It seems that what goes around does indeed come around. That is a lesson that has become painfully clear to the right-wing zealotry of the Republican Party, courtesy of Texas Sen. Ted Cruz.
The lesson starts with President Barack Obama. Even before Inauguration Day 2009, the Republican right attacked the very legitimacy of the Obama presidency, claiming that there was no evidence that he was born in the United States. So intense and widespread were the questions and criticism that these radical conservatives soon had a name for their movement. Soon, the so-called “birthers” unleashed a barrage of denigration of the nation’s 44th president.
To most reasonable minds, the questioning of Obama’s legitimacy was steeped in poorly veiled racism. It was the handiwork of far-right critics who somehow couldn’t quite stomach the fact that the nation was being led by its first African-American president. The repulsion was—and continues to be—far from hidden. It comes through in everything, from slights to outlandish behavior and bizarre statements from elected officials.
The birther champion and lead spokesman was Donald Trump, the business tycoon whose cravings for media attention are as legendary as they are insatiable. The president produced his birth certificate, and its legitimacy was verified by all possible government officials in Hawaii. Nonetheless, Trump made it nearly a full-time job not only to challenge Obama’s birth in the United States, but also to assault the president’s legitimacy and patriotism.
It is a theme that has become most common. It was put bluntly by Mike Coffman, a Republican congressman from Colorado, who said that Obama was “just not an American.” The most recent musing of that sort has come from Maine’s tempestuous Republican governor, Paul LePage, who was reported to have told guests at a private fundraiser that Obama “hates white people.”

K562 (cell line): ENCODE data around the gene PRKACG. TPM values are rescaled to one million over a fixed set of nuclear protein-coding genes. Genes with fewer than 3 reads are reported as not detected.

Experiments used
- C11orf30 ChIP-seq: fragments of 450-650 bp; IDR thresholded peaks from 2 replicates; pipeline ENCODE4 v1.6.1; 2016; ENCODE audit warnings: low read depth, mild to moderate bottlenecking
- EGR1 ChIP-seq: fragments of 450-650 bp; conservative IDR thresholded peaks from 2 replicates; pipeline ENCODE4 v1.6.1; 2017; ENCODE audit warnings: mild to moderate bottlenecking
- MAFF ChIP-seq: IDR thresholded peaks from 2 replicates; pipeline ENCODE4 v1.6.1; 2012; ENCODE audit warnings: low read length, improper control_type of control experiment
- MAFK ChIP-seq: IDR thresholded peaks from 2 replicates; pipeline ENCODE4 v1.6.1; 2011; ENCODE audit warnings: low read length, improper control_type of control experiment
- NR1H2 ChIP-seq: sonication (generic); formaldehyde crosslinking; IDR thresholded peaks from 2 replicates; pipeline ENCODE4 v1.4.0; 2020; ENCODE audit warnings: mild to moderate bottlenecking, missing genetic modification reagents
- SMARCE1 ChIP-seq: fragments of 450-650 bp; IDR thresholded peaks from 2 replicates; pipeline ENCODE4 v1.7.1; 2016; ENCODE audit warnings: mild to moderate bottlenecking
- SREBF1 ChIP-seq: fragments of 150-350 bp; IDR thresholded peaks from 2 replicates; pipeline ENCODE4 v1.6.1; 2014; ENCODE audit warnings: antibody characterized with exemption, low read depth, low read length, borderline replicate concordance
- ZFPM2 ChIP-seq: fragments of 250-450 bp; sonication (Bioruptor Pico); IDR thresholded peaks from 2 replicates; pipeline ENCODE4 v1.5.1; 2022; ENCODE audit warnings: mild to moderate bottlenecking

But now, the birther shoe is on the other foot. Cruz, the darling of the right-wing tea party set, has indicated his own aspirations to someday win the White House. However, Cruz, unlike Obama, was not born in the United States. Instead, he was born in Canada to an American mother and a Cuban father. It was recently made public that the Texas senator holds dual citizenship and is both Canadian and American (he has since renounced his Canadian citizenship).
Somehow, all the birther zealots are now saying little in questioning the fitness for the presidency of their right-wing colleague. Trump, for example, has been uncharacteristically subdued on the topic of Cruz’s citizenship. “I don’t know the circumstances. I heard somebody told me he was born in Canada. That’s really his thing,” Trump said, speaking to ABC News.
Despite the irony created by the two birth discussions, there are some strong differences. Unlike Cruz, Obama was born in the United States but was beset by a group of critics who were intent on branding him as an illegitimate usurper. Cruz’s birth outside the United States is not in dispute, but there is clearly no question among the right of his credentials to lead.
Perhaps the Cruz episode will make clear to the Obama birther crowd how outlandish their ravings have been regarding Obama. It’s time for the right to elevate its tone, to act with civility and to treat the president of the United States with the standing his position demands.